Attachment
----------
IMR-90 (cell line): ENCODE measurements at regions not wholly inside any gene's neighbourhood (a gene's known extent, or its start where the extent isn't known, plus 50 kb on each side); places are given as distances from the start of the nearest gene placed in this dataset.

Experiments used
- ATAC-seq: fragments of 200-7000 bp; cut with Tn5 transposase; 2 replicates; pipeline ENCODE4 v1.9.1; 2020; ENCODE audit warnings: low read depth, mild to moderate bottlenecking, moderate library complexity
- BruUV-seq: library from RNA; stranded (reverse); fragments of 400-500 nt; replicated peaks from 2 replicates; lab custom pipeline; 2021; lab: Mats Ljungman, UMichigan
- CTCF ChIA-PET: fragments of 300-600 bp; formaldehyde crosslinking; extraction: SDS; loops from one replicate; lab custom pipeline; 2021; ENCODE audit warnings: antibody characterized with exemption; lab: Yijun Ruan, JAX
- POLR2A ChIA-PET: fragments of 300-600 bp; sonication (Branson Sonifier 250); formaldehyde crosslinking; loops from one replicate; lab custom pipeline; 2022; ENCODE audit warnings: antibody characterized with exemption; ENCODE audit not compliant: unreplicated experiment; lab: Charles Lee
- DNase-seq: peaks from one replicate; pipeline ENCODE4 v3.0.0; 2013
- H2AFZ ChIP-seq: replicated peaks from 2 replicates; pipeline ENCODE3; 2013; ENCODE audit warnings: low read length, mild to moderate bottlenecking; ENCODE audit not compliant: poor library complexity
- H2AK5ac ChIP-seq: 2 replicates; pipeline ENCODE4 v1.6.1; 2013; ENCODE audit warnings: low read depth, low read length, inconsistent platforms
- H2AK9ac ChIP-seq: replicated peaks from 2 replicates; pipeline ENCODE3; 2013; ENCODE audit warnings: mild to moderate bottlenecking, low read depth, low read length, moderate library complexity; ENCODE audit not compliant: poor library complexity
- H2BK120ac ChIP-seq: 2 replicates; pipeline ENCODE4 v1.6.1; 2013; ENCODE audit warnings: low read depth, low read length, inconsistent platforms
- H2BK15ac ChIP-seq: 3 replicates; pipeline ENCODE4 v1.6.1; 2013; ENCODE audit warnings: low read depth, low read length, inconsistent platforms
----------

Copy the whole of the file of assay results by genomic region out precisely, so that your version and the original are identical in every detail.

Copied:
IMR-90 (cell line): ENCODE measurements at regions not wholly inside any gene's neighbourhood (a gene's known extent, or its start where the extent isn't known, plus 50 kb on each side); places are given as distances from the start of the nearest gene placed in this dataset.

Experiments used
- ATAC-seq: fragments of 200-7000 bp; cut with Tn5 transposase; 2 replicates; pipeline ENCODE4 v1.9.1; 2020; ENCODE audit warnings: low read depth, mild to moderate bottlenecking, moderate library complexity
- BruUV-seq: library from RNA; stranded (reverse); fragments of 400-500 nt; replicated peaks from 2 replicates; lab custom pipeline; 2021; lab: Mats Ljungman, UMichigan
- CTCF ChIA-PET: fragments of 300-600 bp; formaldehyde crosslinking; extraction: SDS; loops from one replicate; lab custom pipeline; 2021; ENCODE audit warnings: antibody characterized with exemption; lab: Yijun Ruan, JAX
- POLR2A ChIA-PET: fragments of 300-600 bp; sonication (Branson Sonifier 250); formaldehyde crosslinking; loops from one replicate; lab custom pipeline; 2022; ENCODE audit warnings: antibody characterized with exemption; ENCODE audit not compliant: unreplicated experiment; lab: Charles Lee
- DNase-seq: peaks from one replicate; pipeline ENCODE4 v3.0.0; 2013
- H2AFZ ChIP-seq: replicated peaks from 2 replicates; pipeline ENCODE3; 2013; ENCODE audit warnings: low read length, mild to moderate bottlenecking; ENCODE audit not compliant: poor library complexity
- H2AK5ac ChIP-seq: 2 replicates; pipeline ENCODE4 v1.6.1; 2013; ENCODE audit warnings: low read depth, low read length, inconsistent platforms
- H2AK9ac ChIP-seq: replicated peaks from 2 replicates; pipeline ENCODE3; 2013; ENCODE audit warnings: mild to moderate bottlenecking, low read depth, low read length, moderate library complexity; ENCODE audit not compliant: poor library complexity
- H2BK120ac ChIP-seq: 2 replicates; pipeline ENCODE4 v1.6.1; 2013; ENCODE audit warnings: low read depth, low read length, inconsistent platforms
- H2BK15ac ChIP-seq: 3 replicates; pipeline ENCODE4 v1.6.1; 2013; ENCODE audit warnings: low read depth, low read length, inconsistent platforms